There are a few intriguing match ups to be made at light heavyweight (relatively speaking) if single fights are to become the best fit for Jackson’s talents. Then, let’s not forget that heavyweight is a division that Jackson has stated as having an interest in now that he’s made his move. For Bellator, both weight classes are sorely in need to interest due to a lack of depth. Bringing in name veterans such as Muhammed Lawal and Renato “Babalu” Sobral is something that Bellator has done recently to gain interest for the fledgling divisions, and a guy like Jackson could presumably have carte blanche on how to move forward however he chooses based on the interest that his name brings.

It will be a tricky proposition for Bellator to find a way to interject Jackson into the mix due to the fact that both weight classes are soon to begin four-man Summer Series tournaments in order to get a quick turnaround for a championship fight. Any of the participating eight men, and the champions as well, would be a great match for Jackson, but they’re all tied up for the foreseeable future.

In that case, it seems like a fight with newly acquired UFC veteran Vladimir Matyushenko would be the best fit for Jackson to make his Bellator debut against if it is to be contested at light heavyweight. Matyushenko is a guy that has been around the sport longer than Jackson and has faced many of the same top opponents while employed in the Octagon. Other than him, former Bellator light heavyweight champion Christian M’Pumbu would be a decent attraction due to his history with main event status. If we start looking beyond those two, then we’ll run into the same problem of Bellator’s divisional depth and ability to offer a fair matching of notable talent.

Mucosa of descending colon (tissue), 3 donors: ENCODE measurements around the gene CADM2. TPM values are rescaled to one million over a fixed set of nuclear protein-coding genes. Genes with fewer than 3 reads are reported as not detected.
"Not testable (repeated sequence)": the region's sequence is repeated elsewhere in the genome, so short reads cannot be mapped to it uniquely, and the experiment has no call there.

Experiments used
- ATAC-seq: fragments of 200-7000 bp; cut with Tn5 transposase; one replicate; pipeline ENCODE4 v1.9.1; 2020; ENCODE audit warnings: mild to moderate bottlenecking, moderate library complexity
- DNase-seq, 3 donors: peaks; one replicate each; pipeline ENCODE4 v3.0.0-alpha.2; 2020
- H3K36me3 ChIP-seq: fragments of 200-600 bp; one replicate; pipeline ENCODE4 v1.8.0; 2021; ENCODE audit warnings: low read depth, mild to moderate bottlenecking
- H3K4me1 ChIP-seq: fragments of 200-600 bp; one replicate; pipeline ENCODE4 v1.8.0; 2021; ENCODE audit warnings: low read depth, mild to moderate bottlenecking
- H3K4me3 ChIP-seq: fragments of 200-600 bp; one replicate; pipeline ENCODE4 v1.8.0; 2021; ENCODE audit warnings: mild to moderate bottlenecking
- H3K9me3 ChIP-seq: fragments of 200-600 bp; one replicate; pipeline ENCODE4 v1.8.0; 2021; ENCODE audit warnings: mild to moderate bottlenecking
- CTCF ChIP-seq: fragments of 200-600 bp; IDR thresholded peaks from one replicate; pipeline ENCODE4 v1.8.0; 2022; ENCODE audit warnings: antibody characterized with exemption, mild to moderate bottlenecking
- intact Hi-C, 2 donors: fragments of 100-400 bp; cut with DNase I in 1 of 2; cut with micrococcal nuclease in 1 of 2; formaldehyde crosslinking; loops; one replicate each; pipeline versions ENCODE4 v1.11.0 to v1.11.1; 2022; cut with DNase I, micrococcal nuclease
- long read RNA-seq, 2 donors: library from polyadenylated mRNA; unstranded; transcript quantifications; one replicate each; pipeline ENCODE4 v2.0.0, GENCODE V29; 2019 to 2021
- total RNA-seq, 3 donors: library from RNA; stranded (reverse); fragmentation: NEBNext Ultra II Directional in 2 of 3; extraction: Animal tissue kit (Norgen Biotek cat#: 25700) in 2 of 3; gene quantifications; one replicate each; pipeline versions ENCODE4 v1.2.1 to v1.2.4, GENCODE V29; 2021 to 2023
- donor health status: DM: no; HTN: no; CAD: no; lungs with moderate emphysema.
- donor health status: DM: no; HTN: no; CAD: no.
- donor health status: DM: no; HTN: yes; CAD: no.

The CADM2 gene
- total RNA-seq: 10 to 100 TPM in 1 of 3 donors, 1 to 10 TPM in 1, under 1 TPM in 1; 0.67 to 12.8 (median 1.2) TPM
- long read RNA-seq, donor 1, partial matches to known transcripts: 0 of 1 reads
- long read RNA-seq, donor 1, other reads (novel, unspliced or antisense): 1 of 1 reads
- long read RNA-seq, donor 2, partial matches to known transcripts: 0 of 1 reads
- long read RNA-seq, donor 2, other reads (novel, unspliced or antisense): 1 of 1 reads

We could see Jackson in a tournament eventually, but it appears doing so at heavyweight will make the most sense for him. We’ve all seen his battles with keeping weight down in between his various fights in the UFC, even famously turning down a title bout against Mauricio Rua at UFC 128 for that very reason. At heavyweight, Jackson wouldn’t have the threat of tipping the scales heavy if he was needed to take back-to-back fights. Also, it would be a fresh division to see him compete within. Which means not too much fuss would be made about who he is facing since light heavyweight is the only division he’s called home.

Particularly, fights against Bellator heavyweight standouts like Eric Prindle or Thiago Santos are intriguing affairs even if they were never match-ups that anyone dreamed about before. But, honestly, I don’t think who he fights at heavyweight matters as much as if he can be entertaining in the process.